Money can buy new clothes and style upgrades for your ride, including new body styles, paint jobs, and designs, but you’ll probably want to spend it on what’s under the hood first. Car are ranked by class from B to S+, and upgrading parts boosts that level appropriately. Events only allow cars of specific ratings, so you’ll want to choose the right car for the job before heading out, as you can’t change your choice until you head back to a safehouse, which advances time from day to night, and then to the next day. Heat you gain is carried over at night, as well, but the rewards are generally better, too.

Choosing the right events, managing how much heat you want to accrue, and being smart with how much money you put up is all part of Unbound’s risk reward. It gives every race stakes; it feels terrible to lose some of the cash you worked so hard to get, but pulling off big wins feels fantastic, especially if you don’t have any restarts left. And as long as you’re making cash, it doesn’t matter if you place first.

The driving in Unbound feels fantastic, and you’re allowed an enormous amount of freedom to customize your car. In addition to the parts you can buy, you can customize your tuning, emphasizing things like upforce and downforce, or drift and grip. Each has its own pros and cons, and each car has its own natural strengths and weaknesses. 

Better still, cars feel noticeably different when you install new parts and play with the tuning, so you can get an enormously different experience just playing with a few cars. How you build your cars, and the level of risk you want to take matters a lot, and it’s good that Unbound offers this level of freedom. When you build your car right, and race it properly — hitting your drifts, outmaneuvering cop cars, timing your boosts well — it feels amazing.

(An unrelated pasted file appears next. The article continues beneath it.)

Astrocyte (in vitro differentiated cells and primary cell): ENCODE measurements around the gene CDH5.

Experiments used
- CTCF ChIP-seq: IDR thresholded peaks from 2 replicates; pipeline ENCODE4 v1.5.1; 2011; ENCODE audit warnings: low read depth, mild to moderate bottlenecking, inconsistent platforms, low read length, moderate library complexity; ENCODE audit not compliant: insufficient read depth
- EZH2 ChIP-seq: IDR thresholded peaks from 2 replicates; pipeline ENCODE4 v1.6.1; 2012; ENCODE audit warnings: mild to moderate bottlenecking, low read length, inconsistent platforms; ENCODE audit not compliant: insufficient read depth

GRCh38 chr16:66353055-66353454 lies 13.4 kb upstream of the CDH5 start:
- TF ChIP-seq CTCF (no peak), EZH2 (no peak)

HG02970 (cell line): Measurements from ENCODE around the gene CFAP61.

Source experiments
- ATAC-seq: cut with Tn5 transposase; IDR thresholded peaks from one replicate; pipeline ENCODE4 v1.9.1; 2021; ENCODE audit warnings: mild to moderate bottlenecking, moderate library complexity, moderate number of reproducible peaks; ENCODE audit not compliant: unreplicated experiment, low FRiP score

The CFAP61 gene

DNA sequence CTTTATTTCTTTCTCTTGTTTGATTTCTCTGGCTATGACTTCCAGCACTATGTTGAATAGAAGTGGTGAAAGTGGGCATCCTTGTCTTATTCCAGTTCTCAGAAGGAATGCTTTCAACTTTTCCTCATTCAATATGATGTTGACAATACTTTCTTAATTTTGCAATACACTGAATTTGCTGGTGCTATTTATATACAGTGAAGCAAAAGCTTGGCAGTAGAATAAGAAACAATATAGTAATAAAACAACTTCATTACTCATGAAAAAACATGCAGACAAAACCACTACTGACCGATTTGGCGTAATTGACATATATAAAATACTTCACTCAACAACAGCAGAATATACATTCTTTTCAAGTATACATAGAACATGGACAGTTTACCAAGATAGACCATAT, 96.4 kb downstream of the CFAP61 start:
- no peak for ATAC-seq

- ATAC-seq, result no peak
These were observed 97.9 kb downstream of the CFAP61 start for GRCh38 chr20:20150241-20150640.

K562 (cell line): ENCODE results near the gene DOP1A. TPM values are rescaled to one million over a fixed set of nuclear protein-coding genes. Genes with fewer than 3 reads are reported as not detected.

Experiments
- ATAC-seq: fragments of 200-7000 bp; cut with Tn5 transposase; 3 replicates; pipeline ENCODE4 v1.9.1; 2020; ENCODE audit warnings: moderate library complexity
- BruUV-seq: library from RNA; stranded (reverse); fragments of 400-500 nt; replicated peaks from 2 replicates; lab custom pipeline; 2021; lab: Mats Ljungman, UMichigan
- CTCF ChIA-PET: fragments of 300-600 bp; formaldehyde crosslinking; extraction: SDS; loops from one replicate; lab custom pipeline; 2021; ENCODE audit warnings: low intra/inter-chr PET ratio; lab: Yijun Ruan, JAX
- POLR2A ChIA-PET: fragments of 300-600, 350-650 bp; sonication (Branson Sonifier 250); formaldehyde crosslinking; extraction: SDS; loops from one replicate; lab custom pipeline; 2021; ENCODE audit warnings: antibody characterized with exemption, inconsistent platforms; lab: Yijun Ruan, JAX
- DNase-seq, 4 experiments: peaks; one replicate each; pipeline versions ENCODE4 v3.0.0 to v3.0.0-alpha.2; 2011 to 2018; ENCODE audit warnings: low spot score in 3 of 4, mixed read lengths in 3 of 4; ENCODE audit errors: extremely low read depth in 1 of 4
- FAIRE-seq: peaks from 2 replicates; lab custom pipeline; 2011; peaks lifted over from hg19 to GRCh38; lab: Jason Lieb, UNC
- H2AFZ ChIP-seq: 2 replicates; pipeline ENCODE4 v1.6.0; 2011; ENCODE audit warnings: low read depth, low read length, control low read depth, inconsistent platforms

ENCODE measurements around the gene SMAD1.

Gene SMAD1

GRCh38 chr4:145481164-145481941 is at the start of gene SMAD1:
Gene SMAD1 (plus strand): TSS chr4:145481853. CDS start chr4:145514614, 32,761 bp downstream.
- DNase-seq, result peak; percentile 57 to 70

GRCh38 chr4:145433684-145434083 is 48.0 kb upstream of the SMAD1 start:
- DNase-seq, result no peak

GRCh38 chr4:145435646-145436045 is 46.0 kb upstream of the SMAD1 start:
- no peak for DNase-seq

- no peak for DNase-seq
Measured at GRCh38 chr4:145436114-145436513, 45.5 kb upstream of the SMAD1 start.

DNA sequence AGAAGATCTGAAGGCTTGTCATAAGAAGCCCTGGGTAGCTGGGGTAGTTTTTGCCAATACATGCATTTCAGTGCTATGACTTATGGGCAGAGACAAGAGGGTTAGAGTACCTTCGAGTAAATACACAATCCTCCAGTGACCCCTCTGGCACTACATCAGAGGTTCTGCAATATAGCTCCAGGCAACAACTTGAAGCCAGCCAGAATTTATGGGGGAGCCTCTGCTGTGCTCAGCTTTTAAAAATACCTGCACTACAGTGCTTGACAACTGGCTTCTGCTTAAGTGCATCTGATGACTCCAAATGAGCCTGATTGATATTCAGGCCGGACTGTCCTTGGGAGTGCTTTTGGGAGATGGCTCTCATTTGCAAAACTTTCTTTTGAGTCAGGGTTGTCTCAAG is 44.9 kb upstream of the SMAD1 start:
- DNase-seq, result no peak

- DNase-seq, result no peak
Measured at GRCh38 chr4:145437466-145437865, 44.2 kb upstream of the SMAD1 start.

Unfortunately, that road excellence and Unbound’s strong structure also highlights its problems. It can be hard to win money if you don’t have a good car because you’re limited to certain races, and you won’t be carried by upgrades alone. Similarly, it can be hard to earn money if you don’t already have any  money because you’re limited to races with low or no-cost buy-ins, and losing costs you what little you might have. That’s particularly annoying if you get to qualifier day and don’t have enough money to enter.

Image via Electronic Arts

Unbound gets around this problem by allowing you to replay the previous day as much as you’d like to earn the money you need, but the issue is sitting through every bit of dialogue you’ve already heard. Sitting through the same day multiple times gets old quickly. 

But the real issue is Unbound’s rubberbanding. You can get good distance on the competition, but if the AI is supposed to be doing well, it doesn’t matter if it’s crashed into a dozen things and you’re on a straight-away at max speed. if an opponent is “supposed” to be ahead of you, they’ll find a way to get unrealistically close or even surpass you.

Rubberbanding is bad enough when you’re racing well, but it’s nearly impossible to deal with if you make a mistake. This problem is magnified during qualifier races, where you only have so many restarts and you simply lose because the game has decided that’s how it’s going to be. Turning down the difficulty doesn’t help either. It’s a shame, because Unbound’s racing feels fantastic when the AI doesn’t get in the way. 

There is an online component to Unbound, and it’s a pretty enjoyable mix of the stuff you’ll see in the single-player. Unfortunately, what you you unlock in single-player doesn’t transfer over to the multiplayer component, so you’re essentially starting from scratch once you get online.

Need for Speed Unbound — The Bottom Line

Image via Electronic Arts 


  • A compelling story with interesting characters.
  • Stylish visual design emphasizes the game’s punk rock vibe.
  • Driving feels fantastic, and there are tons of ways to tune your car.


  • Rubberband AI can makes races feel unfair.
  • Can be harder to get much-needed cash when you don’t have any.
  • Limited restarts are a source of frustration, especially during qualifier events.

When Unbound works, it’s like driving a gorgeous, humming sports car. When it doesn’t, it’s like driving a rental with a rough-running engine. That doesn’t mean it isn’t worth the ride, but it does mean a few spots could use a tune up to make this road trip smoother. 

[Note: Electronic Arts provided the copy of Need for Speed: Unbound used for this review. Featured image via Electronic Arts.]